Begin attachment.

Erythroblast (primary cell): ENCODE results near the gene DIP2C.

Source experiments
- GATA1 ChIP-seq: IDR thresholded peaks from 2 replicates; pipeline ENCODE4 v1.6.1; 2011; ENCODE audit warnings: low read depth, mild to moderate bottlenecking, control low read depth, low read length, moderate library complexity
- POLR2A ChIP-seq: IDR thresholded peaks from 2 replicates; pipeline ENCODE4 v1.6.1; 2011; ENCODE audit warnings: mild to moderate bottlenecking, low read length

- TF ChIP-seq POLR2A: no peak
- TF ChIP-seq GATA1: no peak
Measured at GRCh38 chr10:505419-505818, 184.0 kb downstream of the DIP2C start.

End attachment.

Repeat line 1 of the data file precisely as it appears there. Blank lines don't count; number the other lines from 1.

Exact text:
Erythroblast (primary cell): ENCODE results near the gene DIP2C.